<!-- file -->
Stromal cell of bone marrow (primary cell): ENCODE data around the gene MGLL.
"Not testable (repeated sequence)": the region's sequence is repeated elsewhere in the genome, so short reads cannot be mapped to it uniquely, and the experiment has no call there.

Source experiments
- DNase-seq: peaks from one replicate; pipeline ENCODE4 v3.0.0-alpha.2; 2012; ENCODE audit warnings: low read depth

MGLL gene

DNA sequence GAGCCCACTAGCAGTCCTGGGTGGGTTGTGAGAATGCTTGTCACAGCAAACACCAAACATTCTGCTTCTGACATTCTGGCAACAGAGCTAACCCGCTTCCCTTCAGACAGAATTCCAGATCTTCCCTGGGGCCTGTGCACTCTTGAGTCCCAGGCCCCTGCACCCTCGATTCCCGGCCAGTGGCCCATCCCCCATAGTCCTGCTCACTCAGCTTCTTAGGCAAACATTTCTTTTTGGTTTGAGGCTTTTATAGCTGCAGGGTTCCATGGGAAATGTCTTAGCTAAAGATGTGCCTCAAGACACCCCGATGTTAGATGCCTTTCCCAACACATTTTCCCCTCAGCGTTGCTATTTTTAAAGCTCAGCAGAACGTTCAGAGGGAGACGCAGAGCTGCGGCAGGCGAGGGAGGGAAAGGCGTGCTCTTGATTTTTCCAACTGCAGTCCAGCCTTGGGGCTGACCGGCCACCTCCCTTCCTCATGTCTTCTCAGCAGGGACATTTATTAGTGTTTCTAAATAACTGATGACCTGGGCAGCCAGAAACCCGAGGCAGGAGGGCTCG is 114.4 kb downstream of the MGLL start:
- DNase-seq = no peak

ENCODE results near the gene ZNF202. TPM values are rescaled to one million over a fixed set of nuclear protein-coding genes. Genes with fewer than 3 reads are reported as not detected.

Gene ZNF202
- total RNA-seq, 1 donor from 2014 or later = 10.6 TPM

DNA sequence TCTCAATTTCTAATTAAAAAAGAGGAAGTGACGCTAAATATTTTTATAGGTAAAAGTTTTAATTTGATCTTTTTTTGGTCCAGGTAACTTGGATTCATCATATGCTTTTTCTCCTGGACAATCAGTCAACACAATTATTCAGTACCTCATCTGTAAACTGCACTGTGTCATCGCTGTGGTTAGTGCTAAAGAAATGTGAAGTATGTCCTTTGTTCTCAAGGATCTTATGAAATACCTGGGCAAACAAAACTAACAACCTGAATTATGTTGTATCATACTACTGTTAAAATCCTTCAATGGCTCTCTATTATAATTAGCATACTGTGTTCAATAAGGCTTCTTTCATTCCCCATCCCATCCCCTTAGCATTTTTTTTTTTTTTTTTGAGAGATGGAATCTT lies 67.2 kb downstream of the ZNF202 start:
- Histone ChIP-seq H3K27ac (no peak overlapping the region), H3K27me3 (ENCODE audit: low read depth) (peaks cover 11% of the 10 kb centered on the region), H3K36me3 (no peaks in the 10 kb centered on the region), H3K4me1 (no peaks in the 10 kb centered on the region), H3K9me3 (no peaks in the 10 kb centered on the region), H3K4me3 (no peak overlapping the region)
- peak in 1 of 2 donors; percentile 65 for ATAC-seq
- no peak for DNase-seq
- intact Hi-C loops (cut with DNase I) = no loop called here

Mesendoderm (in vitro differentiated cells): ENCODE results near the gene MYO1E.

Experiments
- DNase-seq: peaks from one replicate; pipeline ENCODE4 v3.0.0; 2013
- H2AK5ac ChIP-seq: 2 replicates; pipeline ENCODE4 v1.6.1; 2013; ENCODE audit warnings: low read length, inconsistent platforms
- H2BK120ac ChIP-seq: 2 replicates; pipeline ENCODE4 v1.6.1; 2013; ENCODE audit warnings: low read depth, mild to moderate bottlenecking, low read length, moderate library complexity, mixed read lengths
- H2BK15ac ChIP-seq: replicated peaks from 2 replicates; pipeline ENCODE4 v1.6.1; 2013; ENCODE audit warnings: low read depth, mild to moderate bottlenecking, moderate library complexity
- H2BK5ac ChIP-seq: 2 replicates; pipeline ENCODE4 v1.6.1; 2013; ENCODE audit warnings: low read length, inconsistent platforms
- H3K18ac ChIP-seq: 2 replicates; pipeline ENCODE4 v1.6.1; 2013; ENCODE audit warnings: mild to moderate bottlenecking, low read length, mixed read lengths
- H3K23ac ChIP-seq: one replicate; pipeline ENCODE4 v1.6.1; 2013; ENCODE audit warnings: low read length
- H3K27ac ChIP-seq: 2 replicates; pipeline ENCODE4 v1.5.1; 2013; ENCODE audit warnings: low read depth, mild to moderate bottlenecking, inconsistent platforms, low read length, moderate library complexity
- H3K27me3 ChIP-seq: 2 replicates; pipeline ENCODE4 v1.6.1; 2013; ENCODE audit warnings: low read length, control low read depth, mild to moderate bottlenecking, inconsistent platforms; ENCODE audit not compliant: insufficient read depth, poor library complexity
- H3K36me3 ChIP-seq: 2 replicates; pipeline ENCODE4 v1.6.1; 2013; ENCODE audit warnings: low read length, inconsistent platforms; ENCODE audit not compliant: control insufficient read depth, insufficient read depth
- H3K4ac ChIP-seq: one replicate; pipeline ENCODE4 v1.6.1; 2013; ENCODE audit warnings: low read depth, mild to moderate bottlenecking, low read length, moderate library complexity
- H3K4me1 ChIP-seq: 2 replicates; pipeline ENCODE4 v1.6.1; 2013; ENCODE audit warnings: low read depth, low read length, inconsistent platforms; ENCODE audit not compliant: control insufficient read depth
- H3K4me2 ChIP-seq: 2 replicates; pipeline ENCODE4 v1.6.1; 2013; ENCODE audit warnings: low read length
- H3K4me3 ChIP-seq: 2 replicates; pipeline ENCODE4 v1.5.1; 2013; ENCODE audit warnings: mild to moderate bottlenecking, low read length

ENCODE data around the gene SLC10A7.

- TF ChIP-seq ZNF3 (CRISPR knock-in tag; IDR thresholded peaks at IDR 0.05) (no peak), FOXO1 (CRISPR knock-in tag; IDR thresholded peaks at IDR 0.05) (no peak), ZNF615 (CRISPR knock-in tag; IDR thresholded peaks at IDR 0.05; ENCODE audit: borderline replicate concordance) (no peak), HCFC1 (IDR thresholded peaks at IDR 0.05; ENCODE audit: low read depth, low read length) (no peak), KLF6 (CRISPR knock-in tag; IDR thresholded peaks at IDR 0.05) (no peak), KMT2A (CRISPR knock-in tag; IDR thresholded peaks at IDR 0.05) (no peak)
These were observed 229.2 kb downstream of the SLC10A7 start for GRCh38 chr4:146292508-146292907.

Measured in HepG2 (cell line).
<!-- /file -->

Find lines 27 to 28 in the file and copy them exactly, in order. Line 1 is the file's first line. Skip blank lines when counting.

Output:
- H3K36me3 ChIP-seq: 2 replicates; pipeline ENCODE4 v1.6.1; 2013; ENCODE audit warnings: low read length, inconsistent platforms; ENCODE audit not compliant: control insufficient read depth, insufficient read depth
- H3K4ac ChIP-seq: one replicate; pipeline ENCODE4 v1.6.1; 2013; ENCODE audit warnings: low read depth, mild to moderate bottlenecking, low read length, moderate library complexity